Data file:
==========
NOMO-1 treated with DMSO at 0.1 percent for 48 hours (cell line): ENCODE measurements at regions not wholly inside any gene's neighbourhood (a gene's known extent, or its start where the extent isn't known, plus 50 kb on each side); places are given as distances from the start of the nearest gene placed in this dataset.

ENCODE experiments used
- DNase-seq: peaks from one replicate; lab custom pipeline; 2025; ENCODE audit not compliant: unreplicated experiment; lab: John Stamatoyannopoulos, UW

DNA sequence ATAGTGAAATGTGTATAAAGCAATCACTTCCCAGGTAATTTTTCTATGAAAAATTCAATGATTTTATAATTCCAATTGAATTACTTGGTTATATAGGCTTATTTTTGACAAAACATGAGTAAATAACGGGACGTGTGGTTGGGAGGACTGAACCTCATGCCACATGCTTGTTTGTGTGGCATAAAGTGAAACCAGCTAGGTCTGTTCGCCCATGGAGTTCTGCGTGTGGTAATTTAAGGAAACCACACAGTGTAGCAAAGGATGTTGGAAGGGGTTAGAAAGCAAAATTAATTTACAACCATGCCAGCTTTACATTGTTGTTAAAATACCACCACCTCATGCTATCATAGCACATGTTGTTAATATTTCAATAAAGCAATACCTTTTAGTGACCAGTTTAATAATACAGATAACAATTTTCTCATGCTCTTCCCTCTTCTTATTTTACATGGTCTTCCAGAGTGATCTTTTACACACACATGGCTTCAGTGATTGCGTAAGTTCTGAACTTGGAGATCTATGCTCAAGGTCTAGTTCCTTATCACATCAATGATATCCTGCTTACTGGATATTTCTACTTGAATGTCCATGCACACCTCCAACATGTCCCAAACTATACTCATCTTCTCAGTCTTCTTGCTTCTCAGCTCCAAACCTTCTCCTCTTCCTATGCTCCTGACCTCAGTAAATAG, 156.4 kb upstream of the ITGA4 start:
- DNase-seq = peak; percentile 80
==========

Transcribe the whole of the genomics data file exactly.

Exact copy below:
NOMO-1 treated with DMSO at 0.1 percent for 48 hours (cell line): ENCODE measurements at regions not wholly inside any gene's neighbourhood (a gene's known extent, or its start where the extent isn't known, plus 50 kb on each side); places are given as distances from the start of the nearest gene placed in this dataset.

ENCODE experiments used
- DNase-seq: peaks from one replicate; lab custom pipeline; 2025; ENCODE audit not compliant: unreplicated experiment; lab: John Stamatoyannopoulos, UW

DNA sequence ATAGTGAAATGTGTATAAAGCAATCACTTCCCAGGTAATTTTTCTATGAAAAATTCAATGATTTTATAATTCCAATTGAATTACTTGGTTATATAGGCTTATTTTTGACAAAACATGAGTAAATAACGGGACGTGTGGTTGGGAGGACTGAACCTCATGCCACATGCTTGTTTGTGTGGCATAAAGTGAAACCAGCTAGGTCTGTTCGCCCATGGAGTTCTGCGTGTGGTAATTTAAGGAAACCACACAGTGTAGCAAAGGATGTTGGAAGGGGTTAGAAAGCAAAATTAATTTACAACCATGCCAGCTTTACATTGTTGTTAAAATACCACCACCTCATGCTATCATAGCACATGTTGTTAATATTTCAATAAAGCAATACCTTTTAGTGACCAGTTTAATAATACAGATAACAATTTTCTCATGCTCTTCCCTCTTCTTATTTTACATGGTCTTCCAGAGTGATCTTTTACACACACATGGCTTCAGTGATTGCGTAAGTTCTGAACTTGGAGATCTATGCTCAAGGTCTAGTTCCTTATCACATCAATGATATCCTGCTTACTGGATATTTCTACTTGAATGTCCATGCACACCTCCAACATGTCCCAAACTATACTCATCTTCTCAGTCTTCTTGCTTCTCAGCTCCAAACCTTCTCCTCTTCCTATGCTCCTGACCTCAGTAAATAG, 156.4 kb upstream of the ITGA4 start:
- DNase-seq = peak; percentile 80